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Physio findings - Orthopaedic

In our regular column on research that's relevant to physiotherapists, Janet Wright looks at the latest clinical findings.

Are optimists and pessimists both right about pain?

Patients’ expectations influence the results of treatments for neck pain, physiotherapy researchers have reported. And this could allow physios to help the pessimists.

The team, from three US universities, worked with data from a study in which 140 patients were treated for neck pain.

They found that more than three quarters of the patients expected massage or manipulation to relieve their pain. More than half thought strengthening and range-of-motion exercises would help. Under 1 per cent put their trust in surgery.

The patients, with an average age of 39, were randomly allocated into two groups, to receive five sessions of either exercises and manipulation or exercises only.

After six months, the patients with highest expectations of pain relief had better outcomes than those who hadn’t expected the treatment to do much good.

‘An interaction with the physical therapist, during which education is provided to reduce pain-related fear, may result in a more optimistic expectation for improvement, with the potential for improved clinical outcomes,’ say the researchers.
Bishop MD et al. Patient Expectations of Benefit From Interventions for Neck Pain and Resulting Influence on Outcomes Journal of Orthopaedic & Sports Physical Therapy 2013; 43: doi:10.2519/jospt.2013.4492

Women’s health

Baby, don’t go breaking my back.
Women often run the risk of a musculoskeletal injury when picking up their children, say researchers in New Zealand.

Physiotherapist Renee Vincent and occupational therapist Clare Hocking gave a questionnaire to 25 women, aged 28 to 40, nearly two thirds of whom reported having low back pain.

The researchers observed the women at home in Auckland with their children, weighing 9-14 kilos.

They noticed at least one risk factor each time a woman lifted her child, with moderate to high risk most often related to the child’s weight or the mother’s grip.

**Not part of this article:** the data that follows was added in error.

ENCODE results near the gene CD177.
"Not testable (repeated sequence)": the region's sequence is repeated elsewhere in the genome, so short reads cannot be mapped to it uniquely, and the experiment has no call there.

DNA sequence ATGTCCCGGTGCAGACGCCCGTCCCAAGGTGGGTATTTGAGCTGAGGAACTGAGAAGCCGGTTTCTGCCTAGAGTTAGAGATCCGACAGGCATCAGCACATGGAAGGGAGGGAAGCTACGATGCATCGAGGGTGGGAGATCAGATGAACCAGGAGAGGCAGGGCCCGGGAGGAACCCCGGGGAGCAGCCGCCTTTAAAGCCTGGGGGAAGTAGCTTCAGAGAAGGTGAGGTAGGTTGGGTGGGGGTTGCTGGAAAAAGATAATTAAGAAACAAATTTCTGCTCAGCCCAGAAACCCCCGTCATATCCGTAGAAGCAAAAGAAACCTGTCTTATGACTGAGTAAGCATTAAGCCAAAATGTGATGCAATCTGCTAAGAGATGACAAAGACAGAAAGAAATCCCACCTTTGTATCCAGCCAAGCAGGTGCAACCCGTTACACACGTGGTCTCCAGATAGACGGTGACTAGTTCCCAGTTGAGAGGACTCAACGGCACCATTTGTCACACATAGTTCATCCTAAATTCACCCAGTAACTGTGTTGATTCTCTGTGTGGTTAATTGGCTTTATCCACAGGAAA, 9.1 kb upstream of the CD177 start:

Other common sources of risk were space constraints, reaching (up, down or out) and use of equipment.

The move women said they found most stressful was bending while carrying a child.

The researchers found that trunk rotation of more than 45 degrees, or combining rotation and side bending, caused moderate to high risk in 72.4% of the lifts they observed.

‘Risk factors for musculoskeletal disorders are present to a significant degree, and further research in this area is warranted,’ say the researchers, who have developed a structured checklist for observing women’s risk when lifting a child.
Vincent R, Hocking C. Factors that might give rise to musculoskeletal disorders when mothers lift children in the home Physiotherapy Research International 2013; 81–90, doi:10.1002/pri.1530

Older people

Exercise can help with or without supervision
Exercise programmes may help to reduce falls among educationally and economically disadvantaged older people, researchers have found.

A team from São Paulo University Medical School in Brazil and the University of Michigan in the USA recruited 119 volunteers, average age 79. All lived in their own homes and had previously had falls.

They were randomly allocated into three groups, one of which did fully supervised exercise at a centre, while the second group did minimally supervised exercise at home and the third did no exercise.

After four months, the two exercise groups both showed improvements in relevant measures such as getting up from a chair and tandem-walk speed -- walking heel-to-toe. The non-exercising control group made no improvement.

Both exercise programmes ‘may be equally effective in improving fall-relevant functional mobility’, say the researchers.
Almeida TL et al. Minimally Supervised Multimodal Exercise to Reduce Falls Risk in Economically and Educationally Disadvantaged Older Adults Journal of Aging and Physical Activity 2013; 21: 241–259, www.ncbi.nlm.nih.gov/pubmed/22952201

Comments & Conclusions

Men with high levels of omega-3 fatty acids in their blood are more likely to get prostate cancer, especially the most aggressive kind, say US researchers.

Though the team didn’t ask whether the men took supplements or simply ate a lot of fatty fish (which are rich in omega-3), some experts have commented that such high levels are more likely to come from supplements.

The same study linked high blood levels of linoleic oil, from vegetable sources, with a lower-than-average risk of prostate cancer. Brasky TM et al. Journal of the National Cancer Institute 2013; doi:10.1093/jnci/djt174

People with severe hip or knee arthritis symptoms are up to three times less likely to do paid work, and up to four times less likely to do unpaid work, than patients with an arthritis diagnosis but no symptoms, say Australian researchers. Ackerman IN et al. Physical Therapy 2013; 93: 889-899, doi:10.2522/ptj.20120423

The only factors predicting who would stick with a treatment programme for congenital torticollis (twisted neck) were the mother’s perceptions of the effect of torticollis on her baby’s activities and the programme’s importance for the baby’s future function – not her level of trust in the therapist, attitude towards healthcare styles or belief in the treatment’s effectiveness. Rabino SR et al. Pediatric Physical Therapy 2013; 25: 298-303, doi: 10.1097/PEP.0b013e318298eb92

For young wheelchair-users with cerebral palsy, the 10-m shuttle ride test is a valid way to measure cardiorespiratory fitness, say Netherlands researchers who tested 23 children and teenagers. Verschuren O et al. Physical Therapy 2013; 93: 967-974, doi: 10.2522/ptj.20120513

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